Teachers who do their math might be smiling this week, knowing that their new salary contract will boost wages by as much as 27 per cent over three years, turning today's $50,000 job into a $63,893 position by the fall of 2003.

And by 2003, school leaders predict that almost two-thirds of the teachers on the Island will be at the top scale, the bulk of them earning salaries of about $65,000 a year. Now, 46 per cent of the teachers are at the top of the salary chart.

The new contract for the Island's 276 teachers was approved this week by the all-Island school committee after just four meetings at the bargaining table with leaders of the two teacher unions. The contract covers the three years beginning in the fall of 2001.

"The process was important, and it was abbreviated," said school committee member Tim Dobel of Oak Bluffs, who headed the negotiation committee. "Traditionally these stir up a lot of acrimony - people dig in their heels, and there's name-calling. They can get pretty ugly, but I didn't want to do it that way. We decided we would each come in with requests that would be reasonable."

On the union side, there was satisfaction. "The teachers are very comfortable with this," said Duncan Ross, a theatre and government teacher at the regional high school who heads up the Martha's Vineyard Regional Teachers and Educators Association.

Mr. Ross pointed out that in previous contracts, teachers pulled down annual cost-of-living increases that amounted to just 10 per cent over three years. In this newest contract, the increases of 3.5 per cent in the first year, followed by 4.5 per cent hikes in each of the next two years, amount to almost 13 per cent in cost-of-living raises over the same term.

Teachers are also entitled to annual step increases in their salary scale, and those increases of 4.35 per cent, Mr. Ross said, were in line with previous contracts.

While teachers are pleased with the results, school leaders point to one concession they won from the work force. Beginning in the fall, teachers will work 184 days, two more days than the current contract requires. Those two extra days do not signal a longer school year for students, but rather built-in time for professional development.

"The committee felt this was a really important coup for us," said Mr. Dobel. "They might have gotten a little more money than we wanted to give, but they're also extending when they're having to work."

Mr. Ross did not view the extra days as any hardship. Teachers, he said, will retain flexibility about when to commit those extra two days as staff development. Plus, such training is also required of teachers to maintain their state certification status.

While the three-year deal spelled good news for the majority of teachers who are at or close to the top of the pay scale, this new contract does not reflect any concerted effort to bring starting salaries to the point where living on the Vineyard would appear more affordable.

The problem of attracting new teachers is expected to become more acute as the aging force of teachers reaches retirement in the next few years. Mr. Dobel said the latest prediction is that 11 teachers are set to lay down the chalk at the end of this year. Plus, both the high school and the Oak Bluffs School already have plans to hire 12 new teachers, not counting replacements.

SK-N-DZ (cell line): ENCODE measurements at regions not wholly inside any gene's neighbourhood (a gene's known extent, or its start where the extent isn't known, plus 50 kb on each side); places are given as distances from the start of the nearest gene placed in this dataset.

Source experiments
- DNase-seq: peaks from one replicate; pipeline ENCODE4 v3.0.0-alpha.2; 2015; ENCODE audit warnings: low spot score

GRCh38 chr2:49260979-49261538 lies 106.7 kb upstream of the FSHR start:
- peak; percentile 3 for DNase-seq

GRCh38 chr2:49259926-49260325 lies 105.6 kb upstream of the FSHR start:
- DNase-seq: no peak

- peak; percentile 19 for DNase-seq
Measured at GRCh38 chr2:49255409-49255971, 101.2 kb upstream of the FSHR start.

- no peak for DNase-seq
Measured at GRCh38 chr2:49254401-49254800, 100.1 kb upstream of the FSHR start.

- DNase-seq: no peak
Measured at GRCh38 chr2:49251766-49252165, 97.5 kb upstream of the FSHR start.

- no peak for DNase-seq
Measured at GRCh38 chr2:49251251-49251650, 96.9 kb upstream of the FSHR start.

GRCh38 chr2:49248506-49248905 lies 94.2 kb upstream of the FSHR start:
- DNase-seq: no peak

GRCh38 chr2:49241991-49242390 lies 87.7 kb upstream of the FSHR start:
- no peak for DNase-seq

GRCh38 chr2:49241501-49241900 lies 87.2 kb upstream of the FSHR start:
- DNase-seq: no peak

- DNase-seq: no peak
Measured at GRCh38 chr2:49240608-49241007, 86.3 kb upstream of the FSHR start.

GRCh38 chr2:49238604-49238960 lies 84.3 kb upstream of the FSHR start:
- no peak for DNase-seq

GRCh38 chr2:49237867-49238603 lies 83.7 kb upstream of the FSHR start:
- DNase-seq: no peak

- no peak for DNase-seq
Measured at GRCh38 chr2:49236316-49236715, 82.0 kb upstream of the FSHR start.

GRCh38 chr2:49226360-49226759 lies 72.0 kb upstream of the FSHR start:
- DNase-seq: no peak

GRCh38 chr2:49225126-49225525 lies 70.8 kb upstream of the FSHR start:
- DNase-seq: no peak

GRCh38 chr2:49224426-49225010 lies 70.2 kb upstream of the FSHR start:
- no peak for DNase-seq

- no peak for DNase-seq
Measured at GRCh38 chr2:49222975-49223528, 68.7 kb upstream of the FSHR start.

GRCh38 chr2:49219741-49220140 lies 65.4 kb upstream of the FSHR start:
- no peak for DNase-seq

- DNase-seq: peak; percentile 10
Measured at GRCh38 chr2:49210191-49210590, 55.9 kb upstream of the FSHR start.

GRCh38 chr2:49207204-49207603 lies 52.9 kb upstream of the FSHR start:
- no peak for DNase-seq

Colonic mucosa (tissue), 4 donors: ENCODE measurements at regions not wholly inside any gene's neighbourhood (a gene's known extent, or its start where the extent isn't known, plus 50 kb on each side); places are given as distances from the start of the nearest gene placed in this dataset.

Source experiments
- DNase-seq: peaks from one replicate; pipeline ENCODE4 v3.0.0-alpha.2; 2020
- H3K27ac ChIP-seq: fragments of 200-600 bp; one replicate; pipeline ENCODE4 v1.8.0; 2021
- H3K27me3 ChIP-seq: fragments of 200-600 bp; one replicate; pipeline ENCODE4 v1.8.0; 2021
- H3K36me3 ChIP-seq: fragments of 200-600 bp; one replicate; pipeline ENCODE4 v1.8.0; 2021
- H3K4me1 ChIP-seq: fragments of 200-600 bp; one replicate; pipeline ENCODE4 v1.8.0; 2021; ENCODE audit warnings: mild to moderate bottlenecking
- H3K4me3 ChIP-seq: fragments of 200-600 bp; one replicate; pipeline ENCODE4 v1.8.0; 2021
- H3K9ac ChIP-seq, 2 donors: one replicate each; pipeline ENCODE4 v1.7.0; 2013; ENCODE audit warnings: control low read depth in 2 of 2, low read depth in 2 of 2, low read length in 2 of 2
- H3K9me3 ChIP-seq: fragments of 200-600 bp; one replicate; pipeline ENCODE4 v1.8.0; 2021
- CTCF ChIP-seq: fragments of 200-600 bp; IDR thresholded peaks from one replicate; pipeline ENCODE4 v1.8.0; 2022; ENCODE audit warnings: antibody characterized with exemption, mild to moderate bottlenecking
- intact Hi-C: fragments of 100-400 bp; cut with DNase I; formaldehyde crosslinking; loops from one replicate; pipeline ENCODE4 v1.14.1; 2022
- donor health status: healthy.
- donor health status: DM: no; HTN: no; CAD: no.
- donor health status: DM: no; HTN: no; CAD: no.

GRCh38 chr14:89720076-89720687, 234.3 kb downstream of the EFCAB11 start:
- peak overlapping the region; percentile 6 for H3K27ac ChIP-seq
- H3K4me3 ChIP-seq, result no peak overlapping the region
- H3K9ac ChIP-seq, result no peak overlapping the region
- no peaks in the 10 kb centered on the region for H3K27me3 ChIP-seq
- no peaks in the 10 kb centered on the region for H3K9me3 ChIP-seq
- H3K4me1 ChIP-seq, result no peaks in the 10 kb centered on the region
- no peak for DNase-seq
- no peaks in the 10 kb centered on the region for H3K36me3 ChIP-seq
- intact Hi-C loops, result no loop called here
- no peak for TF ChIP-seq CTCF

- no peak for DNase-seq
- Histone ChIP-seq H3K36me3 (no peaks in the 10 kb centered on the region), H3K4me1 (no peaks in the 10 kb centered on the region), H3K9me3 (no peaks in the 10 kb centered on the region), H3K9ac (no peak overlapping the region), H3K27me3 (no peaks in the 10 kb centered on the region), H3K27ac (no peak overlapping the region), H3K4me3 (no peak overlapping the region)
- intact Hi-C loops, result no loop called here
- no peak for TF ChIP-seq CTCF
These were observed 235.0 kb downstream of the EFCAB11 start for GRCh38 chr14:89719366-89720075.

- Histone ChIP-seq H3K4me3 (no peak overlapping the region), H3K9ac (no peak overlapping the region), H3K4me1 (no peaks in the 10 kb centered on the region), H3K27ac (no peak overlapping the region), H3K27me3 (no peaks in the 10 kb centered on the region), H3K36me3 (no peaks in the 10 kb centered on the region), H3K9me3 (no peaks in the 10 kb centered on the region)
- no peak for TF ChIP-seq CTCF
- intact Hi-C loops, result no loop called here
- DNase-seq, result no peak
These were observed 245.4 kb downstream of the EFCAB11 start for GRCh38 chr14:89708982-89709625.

To make the salary scale more enticing to those new teachers, Mr. Ross said, the first two steps on the scale were combined. Instead of 13 steps, there are now 12. The logic is that with fewer rungs on the ladder, beginners will move up more quickly, said Mr. Ross.

Still, there was little optimism that the new contract will make a dent in the problem of affordable housing. Under next year's contract, teachers with one or two years of experience will be offered salaries of $34,545. If they have a master's degree, they could earn $36,673 a year.

"A lot of the new hires have an Island connection like a grandmother's house here. That doesn't mean they're not good teachers," said Mr. Ross, "but a lot of good, qualified teachers can't come here."

And Mr. Dobel said, "We've lost teachers who realize they're never going to be able to buy in."

But both Mr. Ross and Mr. Dobel conceded that the bargaining process was not about solving the issue of attracting new teachers. Serious consideration was never given to putting more resources into the lower part of the salary scale. "Realistically, you've got a lot of teachers getting close to retirement, and they're willing to do a little, but unions take care of themselves," said Mr. Dobel.

Mr. Dobel defended the pay scale for teachers in the Vineyard public schools. He said that the rates are below what teachers on Nantucket earn and closer to wages on the Cape.

"There's some talk that the pay increases are too big, " said Mr. Dobel. "But remember all the new demands being placed on teachers and new stresses with integrated classrooms. You have to compensate them well if you want them to do the things that we're asking of them. They're not going to be millionaires, but you have to pay them a wage that will be a decent living."